Federal Guidelines Offer Practical Steps to Improve School Discipline Policies

Back • January 22, 2014 • Uncategorized

Many in Connecticut have long known that exclusionary school discipline policies like suspensions and arrests are often counterproductive and often unfairly affect racial minorities.  Recently, U.S. Education Secretary Arne Duncan and Attorney General Eric Holder introduced landmark policy guidelines on school discipline that offer concrete action steps schools should take, ranging from keeping police out of involvement with minor infractions to creating an overall positive climate throughout the school.

Included in the package of guidance are a “Dear Colleague” letter that details how schools can meet their obligations under federal law to administer school discipline without racial discrimination, a Guiding Principles document that includes resources for improving school climate, a Directory of Federal School Climate and Discipline Resources  and a compendium of state laws and regulations on school discipline.

We applaud this important step towards improving school climate and reducing racial disproportionality in school discipline. Connecticut has been working towards these goals for a number of years, and has seen a substantial decline in the number of student arrests, as our recent report, Arresting Development: Student Arrests in Connecticut, documented.

How is Connecticut working to reduce unnecessary student arrests and suspensions?

  • Memorandums of Agreement between Schools and Police: A police chief and superintendent of schools can sign a memorandum of agreement detailing guidelines for dealing with student behavior. After Manchester embraced the program, the arrest rate at its high school fell 78 percent.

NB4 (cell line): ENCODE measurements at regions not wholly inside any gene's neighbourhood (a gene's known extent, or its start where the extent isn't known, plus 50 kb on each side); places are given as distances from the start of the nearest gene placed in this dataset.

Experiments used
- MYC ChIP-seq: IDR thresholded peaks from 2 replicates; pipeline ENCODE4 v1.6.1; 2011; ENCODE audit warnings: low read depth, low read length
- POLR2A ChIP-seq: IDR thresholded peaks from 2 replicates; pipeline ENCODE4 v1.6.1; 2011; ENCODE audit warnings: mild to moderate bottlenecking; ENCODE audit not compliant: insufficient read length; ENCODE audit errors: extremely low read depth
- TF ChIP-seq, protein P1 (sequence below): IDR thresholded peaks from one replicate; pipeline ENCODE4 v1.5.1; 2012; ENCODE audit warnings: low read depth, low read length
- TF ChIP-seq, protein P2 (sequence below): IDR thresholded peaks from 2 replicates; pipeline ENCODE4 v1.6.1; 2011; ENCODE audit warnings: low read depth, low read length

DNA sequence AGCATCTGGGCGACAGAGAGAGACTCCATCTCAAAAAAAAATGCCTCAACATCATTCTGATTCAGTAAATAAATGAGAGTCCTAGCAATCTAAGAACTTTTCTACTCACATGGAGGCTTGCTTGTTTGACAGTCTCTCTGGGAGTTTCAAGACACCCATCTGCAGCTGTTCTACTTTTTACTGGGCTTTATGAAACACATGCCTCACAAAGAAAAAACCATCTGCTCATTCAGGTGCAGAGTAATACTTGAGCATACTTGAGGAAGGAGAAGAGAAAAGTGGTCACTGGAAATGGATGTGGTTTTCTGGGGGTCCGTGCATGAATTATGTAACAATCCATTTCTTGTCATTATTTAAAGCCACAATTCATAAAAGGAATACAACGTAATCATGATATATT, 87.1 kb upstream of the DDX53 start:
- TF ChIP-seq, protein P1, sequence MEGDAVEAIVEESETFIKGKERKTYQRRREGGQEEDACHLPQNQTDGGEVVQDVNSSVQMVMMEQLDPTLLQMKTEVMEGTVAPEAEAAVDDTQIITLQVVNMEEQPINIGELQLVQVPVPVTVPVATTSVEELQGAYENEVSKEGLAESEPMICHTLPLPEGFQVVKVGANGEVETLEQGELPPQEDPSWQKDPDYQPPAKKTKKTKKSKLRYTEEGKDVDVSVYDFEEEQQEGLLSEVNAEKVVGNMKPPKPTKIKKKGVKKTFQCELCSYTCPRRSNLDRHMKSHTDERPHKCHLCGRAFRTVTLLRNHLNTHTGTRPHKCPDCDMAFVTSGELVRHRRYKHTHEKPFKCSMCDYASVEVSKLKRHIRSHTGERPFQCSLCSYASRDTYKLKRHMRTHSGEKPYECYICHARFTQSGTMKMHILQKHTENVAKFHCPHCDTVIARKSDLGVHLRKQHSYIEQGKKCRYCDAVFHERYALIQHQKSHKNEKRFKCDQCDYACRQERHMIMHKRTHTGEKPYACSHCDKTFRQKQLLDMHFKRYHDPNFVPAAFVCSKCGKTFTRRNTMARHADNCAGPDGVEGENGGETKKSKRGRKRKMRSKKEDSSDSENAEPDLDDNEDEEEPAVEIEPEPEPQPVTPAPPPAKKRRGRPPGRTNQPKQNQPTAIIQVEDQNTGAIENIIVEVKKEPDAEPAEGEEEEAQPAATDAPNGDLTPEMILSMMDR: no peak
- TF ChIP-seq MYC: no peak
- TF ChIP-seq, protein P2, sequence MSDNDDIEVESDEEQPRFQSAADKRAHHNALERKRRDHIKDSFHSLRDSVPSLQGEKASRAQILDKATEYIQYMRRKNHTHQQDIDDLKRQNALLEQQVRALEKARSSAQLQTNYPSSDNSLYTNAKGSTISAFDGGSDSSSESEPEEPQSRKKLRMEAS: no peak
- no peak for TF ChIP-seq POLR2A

• Training: The state Office of Policy and Management offers one-day trainings to promote effective collaboration between police officers, school staff, and youth.  
  • The Judicial Branch is returning arrests they deem unnecessary back to schools for alternative handling. They returned 359 cases from May 2011 through July 2013, more than half because the offenses were deemed “normal adolescent behavior.”
  • The School-Based Diversion Initiative (SBDI) of the Child Health and Development Institute helps schools address mental and behavioral health needs of a student without a child entering the juvenile justice system. Arrests dropped 20 to 69 percent in participating schools.
  • The Center for Children’s Law and Policy and the Center for Children’s Advocacy are working together to provide intensive technical support to schools in Bridgeport and Hartford, where they have brought the arrest rate down substantially by analyzing data and identifying strategies for reducing racial and ethnic disparities.
  • And, here at Connecticut Voices for Children, we provide local and state data to policymakers and advocates about student arrests and suspensions, and work with communities across the state to understand the data and discuss solutions.

Despite the reduction in arrests, there is still work to be done. Too many student arrests are unnecessary, wide disparities in rates of arrest between white students and students of color still remain, and arrest rates vary widely among?  school districts and schools.

Following best practices outlined in the federal policy guidelines, the School-Police Collaboration Bill — expected to be introduced in the upcoming 2014 state legislative session requires memorandums of agreement be signed in districts with school police officers, and makes data on school discipline more clear and accessible. This proposal marks an important step forward in furthering Connecticut’s work in reducing unnecessary student arrests.